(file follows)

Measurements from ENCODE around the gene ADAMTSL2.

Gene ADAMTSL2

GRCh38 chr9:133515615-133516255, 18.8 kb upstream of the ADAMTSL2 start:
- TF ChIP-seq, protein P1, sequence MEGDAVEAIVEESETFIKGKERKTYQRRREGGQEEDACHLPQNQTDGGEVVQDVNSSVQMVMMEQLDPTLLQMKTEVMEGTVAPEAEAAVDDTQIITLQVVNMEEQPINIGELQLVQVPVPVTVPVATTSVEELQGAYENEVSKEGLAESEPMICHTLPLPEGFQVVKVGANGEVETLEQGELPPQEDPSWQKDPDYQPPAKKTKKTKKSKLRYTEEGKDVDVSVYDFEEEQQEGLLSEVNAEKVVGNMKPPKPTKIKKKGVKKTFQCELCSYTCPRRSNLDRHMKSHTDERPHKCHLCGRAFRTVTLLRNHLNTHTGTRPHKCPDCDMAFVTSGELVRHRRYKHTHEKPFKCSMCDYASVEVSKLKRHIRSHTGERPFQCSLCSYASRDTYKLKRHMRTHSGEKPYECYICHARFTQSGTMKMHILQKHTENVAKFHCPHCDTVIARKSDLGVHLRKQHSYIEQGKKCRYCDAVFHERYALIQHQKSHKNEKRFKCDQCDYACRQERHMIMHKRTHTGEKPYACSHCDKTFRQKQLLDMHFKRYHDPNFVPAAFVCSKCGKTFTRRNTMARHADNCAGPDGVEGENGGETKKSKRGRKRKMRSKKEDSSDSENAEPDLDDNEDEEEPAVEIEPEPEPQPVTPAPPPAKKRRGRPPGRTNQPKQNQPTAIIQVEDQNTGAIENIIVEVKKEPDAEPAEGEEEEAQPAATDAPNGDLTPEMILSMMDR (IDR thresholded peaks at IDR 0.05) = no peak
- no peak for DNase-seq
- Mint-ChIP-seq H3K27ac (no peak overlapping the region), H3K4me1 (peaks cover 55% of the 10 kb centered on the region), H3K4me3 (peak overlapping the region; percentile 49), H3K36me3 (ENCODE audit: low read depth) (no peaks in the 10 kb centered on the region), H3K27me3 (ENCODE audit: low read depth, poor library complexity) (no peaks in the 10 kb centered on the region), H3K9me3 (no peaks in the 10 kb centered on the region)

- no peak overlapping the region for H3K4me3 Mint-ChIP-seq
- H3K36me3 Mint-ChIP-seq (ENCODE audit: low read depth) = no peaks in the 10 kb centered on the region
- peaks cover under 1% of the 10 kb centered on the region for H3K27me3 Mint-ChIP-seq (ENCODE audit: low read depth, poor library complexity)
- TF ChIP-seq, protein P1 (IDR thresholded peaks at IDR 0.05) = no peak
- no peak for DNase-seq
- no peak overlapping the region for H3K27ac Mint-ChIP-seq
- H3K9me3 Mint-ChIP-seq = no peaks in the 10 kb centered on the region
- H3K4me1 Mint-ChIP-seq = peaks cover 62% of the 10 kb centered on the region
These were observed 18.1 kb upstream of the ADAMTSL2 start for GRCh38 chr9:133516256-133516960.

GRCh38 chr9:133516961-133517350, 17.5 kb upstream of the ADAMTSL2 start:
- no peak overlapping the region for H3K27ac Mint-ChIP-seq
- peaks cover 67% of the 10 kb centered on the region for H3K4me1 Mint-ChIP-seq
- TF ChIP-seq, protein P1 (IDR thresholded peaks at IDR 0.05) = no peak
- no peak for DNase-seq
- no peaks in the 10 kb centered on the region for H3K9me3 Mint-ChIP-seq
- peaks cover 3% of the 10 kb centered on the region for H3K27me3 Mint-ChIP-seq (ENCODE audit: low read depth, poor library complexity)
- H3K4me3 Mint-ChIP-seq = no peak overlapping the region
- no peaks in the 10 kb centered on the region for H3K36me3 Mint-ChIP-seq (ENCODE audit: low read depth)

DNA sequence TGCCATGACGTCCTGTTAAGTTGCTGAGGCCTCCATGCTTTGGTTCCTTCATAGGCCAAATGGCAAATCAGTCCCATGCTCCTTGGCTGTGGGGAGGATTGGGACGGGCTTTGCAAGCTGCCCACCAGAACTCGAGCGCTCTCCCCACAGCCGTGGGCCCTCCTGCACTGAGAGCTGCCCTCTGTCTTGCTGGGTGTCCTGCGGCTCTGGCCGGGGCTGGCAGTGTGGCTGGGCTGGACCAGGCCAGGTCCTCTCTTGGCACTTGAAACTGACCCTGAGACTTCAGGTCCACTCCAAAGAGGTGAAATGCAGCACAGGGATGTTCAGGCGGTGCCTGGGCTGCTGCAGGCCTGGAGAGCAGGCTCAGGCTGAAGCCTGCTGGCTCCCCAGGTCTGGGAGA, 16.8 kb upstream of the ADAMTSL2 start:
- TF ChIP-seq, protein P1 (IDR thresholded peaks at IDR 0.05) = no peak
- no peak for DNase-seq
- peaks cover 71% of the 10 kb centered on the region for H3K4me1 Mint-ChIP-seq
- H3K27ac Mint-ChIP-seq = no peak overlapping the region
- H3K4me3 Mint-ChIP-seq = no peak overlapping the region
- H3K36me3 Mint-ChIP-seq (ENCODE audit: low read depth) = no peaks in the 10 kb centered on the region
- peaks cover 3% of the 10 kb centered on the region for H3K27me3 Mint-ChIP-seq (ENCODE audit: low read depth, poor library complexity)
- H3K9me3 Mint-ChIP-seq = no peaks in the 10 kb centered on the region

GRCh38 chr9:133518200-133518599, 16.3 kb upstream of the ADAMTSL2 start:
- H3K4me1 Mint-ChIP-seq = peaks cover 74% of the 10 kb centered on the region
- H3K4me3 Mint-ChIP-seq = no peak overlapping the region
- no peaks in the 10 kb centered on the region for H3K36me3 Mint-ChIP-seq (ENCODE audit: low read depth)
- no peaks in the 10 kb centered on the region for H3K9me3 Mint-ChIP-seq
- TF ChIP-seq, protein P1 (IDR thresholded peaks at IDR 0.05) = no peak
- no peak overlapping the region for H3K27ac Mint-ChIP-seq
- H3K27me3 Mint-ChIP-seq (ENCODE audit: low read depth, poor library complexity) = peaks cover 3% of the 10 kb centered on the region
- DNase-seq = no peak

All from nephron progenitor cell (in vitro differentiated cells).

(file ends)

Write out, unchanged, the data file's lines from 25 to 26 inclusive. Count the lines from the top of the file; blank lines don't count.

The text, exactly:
DNA sequence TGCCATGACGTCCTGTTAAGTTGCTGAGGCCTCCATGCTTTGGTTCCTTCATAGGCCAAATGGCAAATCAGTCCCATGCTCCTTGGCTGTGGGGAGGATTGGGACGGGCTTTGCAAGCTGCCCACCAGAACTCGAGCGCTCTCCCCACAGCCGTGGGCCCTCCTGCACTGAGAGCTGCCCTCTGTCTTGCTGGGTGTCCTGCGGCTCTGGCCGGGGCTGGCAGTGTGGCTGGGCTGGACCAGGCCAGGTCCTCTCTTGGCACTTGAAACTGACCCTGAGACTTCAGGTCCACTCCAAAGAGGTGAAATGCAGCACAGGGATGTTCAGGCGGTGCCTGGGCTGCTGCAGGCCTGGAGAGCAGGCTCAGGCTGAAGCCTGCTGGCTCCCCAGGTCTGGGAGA, 16.8 kb upstream of the ADAMTSL2 start:
- TF ChIP-seq, protein P1 (IDR thresholded peaks at IDR 0.05) = no peak